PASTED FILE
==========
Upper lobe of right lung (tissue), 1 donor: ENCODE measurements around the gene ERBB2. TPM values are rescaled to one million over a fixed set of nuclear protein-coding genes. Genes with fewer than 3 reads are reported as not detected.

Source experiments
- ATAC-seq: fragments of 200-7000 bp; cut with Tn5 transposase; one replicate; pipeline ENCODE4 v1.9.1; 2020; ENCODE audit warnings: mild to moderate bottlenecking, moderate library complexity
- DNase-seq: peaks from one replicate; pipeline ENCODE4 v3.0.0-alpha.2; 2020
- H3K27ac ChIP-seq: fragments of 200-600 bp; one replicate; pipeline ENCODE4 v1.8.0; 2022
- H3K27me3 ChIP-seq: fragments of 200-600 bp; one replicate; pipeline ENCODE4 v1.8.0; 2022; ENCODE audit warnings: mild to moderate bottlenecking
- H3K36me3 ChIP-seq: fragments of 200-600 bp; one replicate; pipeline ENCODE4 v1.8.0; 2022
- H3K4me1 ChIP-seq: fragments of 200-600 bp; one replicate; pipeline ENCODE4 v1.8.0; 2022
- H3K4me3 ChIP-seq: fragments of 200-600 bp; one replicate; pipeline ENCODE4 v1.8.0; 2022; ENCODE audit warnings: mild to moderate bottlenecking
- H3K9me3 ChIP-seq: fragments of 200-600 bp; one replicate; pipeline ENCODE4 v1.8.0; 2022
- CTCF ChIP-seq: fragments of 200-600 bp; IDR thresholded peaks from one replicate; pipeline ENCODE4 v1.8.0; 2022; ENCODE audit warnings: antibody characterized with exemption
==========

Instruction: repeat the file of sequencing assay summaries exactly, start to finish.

Upper lobe of right lung (tissue), 1 donor: ENCODE measurements around the gene ERBB2. TPM values are rescaled to one million over a fixed set of nuclear protein-coding genes. Genes with fewer than 3 reads are reported as not detected.

Source experiments
- ATAC-seq: fragments of 200-7000 bp; cut with Tn5 transposase; one replicate; pipeline ENCODE4 v1.9.1; 2020; ENCODE audit warnings: mild to moderate bottlenecking, moderate library complexity
- DNase-seq: peaks from one replicate; pipeline ENCODE4 v3.0.0-alpha.2; 2020
- H3K27ac ChIP-seq: fragments of 200-600 bp; one replicate; pipeline ENCODE4 v1.8.0; 2022
- H3K27me3 ChIP-seq: fragments of 200-600 bp; one replicate; pipeline ENCODE4 v1.8.0; 2022; ENCODE audit warnings: mild to moderate bottlenecking
- H3K36me3 ChIP-seq: fragments of 200-600 bp; one replicate; pipeline ENCODE4 v1.8.0; 2022
- H3K4me1 ChIP-seq: fragments of 200-600 bp; one replicate; pipeline ENCODE4 v1.8.0; 2022
- H3K4me3 ChIP-seq: fragments of 200-600 bp; one replicate; pipeline ENCODE4 v1.8.0; 2022; ENCODE audit warnings: mild to moderate bottlenecking
- H3K9me3 ChIP-seq: fragments of 200-600 bp; one replicate; pipeline ENCODE4 v1.8.0; 2022
- CTCF ChIP-seq: fragments of 200-600 bp; IDR thresholded peaks from one replicate; pipeline ENCODE4 v1.8.0; 2022; ENCODE audit warnings: antibody characterized with exemption